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Karen Wyld

Karen Wyld is a freelance writer and author, of Martu descent, living on the coast south of Adelaide.
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Karen's articles

Indigenous candidates have Canberra on their radars

On Saturday 18 May 2019 Australia heads to the polls. In this Federal Election, there are at least twenty Aboriginal and Torres Strait Islander candidates.

Debunking: It was hard for convicts, too

The myth of the convict is used to derail conversations about the brutality and unfairness of invasion and colonisation.

Living in Hope Wins

The recipient of this year’s Most Underrated Book Award was posthumously awarded to Frank Byrne for his book Living in Hope.

Remembering The Black Mist

Recently I viewed the Black Mist Burnt Country exhibition at the National Museum of Australia. Launched on 27 September 2016, to mark the 60th anniversary of nuclear bomb testing at Maralinga in South Australia, the exhibition has already covered a lot of ground touring the eastern states.

SOVEREIGN PEOPLE, SOVEREIGN STORIES | Five Books by First Nations Writers

Five must read books by sovereign authors recommended by Karen Wyld.

Put away your ball, this is not a game

Fraser Anning's "Final Solution" speech, demonstrates that the close minded and ignorant have more to learn from the world, than the world has to learn from them.

Wild Women and Rebel Girls

Karen Wyld goes back in time to acknowledge some of the strong Aboriginal women that continue to give us strength. #BecauseOfHerWeCan

The Heroes of Gundagai

Colonisers of Australia were often out of their depth. Sometimes they needed rescuing from themselves, or during natural disasters. And First Peoples were often their rescuers. These heroic stories rarely feature in the dominant narratives, but they should.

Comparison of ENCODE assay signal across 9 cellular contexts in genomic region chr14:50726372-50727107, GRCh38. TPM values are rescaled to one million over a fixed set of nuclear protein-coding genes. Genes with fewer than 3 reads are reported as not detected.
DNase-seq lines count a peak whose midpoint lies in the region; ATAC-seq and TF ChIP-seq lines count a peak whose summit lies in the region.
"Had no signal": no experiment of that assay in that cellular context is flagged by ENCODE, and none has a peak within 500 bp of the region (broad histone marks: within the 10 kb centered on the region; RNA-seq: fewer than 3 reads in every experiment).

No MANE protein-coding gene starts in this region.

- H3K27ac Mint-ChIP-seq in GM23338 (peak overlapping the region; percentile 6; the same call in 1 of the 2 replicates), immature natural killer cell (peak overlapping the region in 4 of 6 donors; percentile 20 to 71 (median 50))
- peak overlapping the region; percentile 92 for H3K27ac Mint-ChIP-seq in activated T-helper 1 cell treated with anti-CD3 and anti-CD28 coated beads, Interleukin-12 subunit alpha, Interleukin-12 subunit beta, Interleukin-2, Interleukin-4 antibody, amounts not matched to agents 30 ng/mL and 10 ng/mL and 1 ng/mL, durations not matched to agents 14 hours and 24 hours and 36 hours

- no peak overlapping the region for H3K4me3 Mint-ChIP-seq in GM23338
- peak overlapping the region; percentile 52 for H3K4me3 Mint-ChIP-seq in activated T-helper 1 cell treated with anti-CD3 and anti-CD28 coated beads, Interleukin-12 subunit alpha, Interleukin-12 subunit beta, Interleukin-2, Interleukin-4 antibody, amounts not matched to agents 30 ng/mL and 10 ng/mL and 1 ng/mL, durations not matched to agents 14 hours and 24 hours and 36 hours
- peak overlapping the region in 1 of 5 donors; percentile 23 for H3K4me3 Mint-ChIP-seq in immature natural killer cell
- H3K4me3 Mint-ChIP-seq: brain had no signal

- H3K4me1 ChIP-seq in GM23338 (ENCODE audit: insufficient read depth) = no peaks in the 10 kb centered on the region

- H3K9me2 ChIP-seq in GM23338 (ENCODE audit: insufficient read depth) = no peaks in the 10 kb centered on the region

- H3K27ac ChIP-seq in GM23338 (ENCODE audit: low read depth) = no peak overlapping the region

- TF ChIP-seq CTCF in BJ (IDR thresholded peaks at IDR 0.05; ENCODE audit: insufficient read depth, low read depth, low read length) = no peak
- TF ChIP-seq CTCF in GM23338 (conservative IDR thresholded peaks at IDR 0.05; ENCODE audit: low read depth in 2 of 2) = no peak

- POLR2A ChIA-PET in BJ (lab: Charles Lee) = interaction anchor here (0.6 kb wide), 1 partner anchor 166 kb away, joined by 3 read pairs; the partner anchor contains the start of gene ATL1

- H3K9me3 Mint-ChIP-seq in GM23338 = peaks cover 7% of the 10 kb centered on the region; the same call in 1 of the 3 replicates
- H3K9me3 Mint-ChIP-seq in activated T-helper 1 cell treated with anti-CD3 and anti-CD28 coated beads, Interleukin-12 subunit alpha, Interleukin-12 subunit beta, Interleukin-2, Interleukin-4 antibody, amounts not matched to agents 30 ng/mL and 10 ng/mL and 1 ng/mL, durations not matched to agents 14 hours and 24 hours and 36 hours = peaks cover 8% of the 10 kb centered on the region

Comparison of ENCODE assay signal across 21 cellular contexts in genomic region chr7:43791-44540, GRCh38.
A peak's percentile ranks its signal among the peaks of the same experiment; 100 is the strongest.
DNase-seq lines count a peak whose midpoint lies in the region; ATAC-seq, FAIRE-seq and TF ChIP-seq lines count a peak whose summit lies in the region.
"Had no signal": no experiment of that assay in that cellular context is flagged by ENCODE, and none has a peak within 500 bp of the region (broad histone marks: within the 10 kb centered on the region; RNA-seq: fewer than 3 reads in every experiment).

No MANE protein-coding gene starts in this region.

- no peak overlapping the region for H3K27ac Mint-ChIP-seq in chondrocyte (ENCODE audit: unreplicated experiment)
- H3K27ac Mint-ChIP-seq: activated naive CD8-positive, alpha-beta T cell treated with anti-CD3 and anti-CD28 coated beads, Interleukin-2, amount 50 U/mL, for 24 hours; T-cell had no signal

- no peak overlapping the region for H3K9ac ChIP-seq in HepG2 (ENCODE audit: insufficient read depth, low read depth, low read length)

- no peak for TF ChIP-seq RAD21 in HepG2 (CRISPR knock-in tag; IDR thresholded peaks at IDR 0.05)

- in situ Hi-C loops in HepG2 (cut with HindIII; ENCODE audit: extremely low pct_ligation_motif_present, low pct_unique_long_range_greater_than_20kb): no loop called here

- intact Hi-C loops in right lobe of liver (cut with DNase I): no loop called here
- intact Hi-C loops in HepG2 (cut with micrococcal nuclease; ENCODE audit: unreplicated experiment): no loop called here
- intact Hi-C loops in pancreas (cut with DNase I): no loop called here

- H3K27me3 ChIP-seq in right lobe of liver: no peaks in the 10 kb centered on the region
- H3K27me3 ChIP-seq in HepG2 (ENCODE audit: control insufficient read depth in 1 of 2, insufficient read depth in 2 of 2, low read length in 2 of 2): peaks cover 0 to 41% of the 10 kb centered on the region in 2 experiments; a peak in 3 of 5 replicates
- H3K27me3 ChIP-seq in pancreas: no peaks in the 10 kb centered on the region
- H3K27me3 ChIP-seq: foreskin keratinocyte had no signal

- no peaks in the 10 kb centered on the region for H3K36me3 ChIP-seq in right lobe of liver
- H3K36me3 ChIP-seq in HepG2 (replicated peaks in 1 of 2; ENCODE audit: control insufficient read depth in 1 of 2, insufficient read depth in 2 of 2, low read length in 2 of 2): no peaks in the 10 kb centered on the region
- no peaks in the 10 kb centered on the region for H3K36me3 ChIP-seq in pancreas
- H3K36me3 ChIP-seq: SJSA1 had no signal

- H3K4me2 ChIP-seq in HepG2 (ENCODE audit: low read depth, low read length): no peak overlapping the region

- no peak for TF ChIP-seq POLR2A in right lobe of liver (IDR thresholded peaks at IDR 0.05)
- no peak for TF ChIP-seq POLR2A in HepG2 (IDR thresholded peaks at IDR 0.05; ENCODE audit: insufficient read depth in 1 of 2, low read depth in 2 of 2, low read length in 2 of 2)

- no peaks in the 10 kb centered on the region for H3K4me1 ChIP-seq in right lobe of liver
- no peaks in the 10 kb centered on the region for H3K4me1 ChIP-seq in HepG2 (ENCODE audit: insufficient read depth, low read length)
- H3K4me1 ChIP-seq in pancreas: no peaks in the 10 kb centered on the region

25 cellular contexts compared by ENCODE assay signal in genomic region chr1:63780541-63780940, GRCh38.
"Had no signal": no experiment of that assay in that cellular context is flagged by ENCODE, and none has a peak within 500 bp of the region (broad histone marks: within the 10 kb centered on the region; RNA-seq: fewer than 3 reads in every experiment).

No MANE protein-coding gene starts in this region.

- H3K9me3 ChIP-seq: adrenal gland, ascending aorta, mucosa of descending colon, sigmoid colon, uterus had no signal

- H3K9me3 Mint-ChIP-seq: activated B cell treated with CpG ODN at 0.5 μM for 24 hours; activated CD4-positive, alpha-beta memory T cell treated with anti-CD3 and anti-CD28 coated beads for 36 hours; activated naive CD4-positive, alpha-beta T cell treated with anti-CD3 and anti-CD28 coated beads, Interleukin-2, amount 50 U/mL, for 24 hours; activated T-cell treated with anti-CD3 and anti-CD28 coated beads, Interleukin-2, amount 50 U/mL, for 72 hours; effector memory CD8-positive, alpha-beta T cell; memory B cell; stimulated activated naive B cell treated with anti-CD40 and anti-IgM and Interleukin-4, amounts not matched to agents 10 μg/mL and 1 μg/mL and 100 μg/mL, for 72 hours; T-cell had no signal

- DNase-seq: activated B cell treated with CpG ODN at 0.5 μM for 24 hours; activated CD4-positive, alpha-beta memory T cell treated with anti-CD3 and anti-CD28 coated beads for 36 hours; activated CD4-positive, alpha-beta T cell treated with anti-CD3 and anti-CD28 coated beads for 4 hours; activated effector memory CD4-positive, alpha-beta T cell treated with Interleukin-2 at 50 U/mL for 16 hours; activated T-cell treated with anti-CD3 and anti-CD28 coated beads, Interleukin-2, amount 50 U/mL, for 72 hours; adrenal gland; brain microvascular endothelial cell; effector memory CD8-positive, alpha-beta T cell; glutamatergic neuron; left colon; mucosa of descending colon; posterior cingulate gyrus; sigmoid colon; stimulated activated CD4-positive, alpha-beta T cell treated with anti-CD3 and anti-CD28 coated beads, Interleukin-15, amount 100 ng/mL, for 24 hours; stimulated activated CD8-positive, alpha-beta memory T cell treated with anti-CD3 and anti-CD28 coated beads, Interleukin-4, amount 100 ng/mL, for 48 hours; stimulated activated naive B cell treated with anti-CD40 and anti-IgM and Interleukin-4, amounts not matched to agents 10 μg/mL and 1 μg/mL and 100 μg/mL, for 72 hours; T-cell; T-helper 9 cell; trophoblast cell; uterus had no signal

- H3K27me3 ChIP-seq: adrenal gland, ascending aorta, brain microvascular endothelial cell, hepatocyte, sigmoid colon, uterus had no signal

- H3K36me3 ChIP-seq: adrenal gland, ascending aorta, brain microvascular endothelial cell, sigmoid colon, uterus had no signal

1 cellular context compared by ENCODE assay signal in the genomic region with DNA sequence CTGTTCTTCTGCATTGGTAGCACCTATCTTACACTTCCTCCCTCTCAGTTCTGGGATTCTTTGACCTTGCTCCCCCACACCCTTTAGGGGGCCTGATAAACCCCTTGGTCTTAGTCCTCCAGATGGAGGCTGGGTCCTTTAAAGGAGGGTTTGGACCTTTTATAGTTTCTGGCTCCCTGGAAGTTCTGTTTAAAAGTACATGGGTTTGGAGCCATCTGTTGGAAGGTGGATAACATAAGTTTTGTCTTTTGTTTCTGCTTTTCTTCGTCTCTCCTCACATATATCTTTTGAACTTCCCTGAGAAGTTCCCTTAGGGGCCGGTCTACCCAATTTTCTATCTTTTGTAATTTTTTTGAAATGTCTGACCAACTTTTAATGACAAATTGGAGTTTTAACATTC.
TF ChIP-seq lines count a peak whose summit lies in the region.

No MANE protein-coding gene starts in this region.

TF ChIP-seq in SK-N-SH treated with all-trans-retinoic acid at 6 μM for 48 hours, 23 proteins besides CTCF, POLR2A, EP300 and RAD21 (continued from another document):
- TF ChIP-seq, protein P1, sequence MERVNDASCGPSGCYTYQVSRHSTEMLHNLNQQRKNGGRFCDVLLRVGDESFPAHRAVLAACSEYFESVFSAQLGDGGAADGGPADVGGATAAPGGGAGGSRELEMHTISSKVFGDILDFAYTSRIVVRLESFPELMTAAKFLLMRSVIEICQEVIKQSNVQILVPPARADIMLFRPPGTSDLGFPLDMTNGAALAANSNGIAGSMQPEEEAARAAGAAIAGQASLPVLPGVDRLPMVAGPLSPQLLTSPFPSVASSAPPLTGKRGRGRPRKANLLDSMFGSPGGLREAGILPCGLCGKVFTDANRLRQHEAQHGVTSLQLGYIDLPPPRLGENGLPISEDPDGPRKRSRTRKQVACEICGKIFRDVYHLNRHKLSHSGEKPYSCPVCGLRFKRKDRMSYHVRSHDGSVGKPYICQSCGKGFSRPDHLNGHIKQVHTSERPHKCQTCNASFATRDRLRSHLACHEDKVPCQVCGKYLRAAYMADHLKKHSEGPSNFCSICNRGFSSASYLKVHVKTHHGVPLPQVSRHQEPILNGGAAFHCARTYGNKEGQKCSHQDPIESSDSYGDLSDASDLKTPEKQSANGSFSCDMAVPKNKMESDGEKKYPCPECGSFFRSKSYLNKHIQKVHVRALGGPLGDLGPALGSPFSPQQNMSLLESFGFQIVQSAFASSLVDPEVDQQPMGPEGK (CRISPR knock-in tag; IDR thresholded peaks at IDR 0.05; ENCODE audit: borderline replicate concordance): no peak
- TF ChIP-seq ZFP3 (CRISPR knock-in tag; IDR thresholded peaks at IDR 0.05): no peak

If ancestors could vote

I recently had the pleasure of sitting on Country with Major Sumner, the Greens’ candidate for Mayo, talking history, the environment, community, young people, and hopes for the future.

History Mysteries

I mean no disrespect to anyone who supports reconciliation week, but I no longer participate. It’s hard to maintain hope when there’s scant signs of achieving justice.

Sorry Day – what still needs to be said?

For most of the twentieth century, Aboriginal children were removed for a number of reasons. ‘For their own good’ was not one of them.

Aboriginal health services have been around since the 1970s, and the sky hasn’t fallen yet

Over the past few months, some mainstream media outlets have attempted to stir up a hornet’s nest about health services for Aboriginal and Torres Strait Islander people; Karen Wyld explains.

What kind of morality do they want us to celebrate on That Day

That Day was once Many Days, as each state held their foundation days at different times of the year. The cry for a national day on 26 January came from the Australian Natives’ [sic] Association.
  • 31 Aug 2017

Ongoing administrative issues afflict the Indigenous Advancement Strategy

Australia Day and meaningful acknowledgement of First Peoples continue to be debated across the nation, with signs of traction. Unfortunately, the current federal government’s responses have been woeful. As has the continuing poor performance of their Indigenous Advancement Strategy (IAS).

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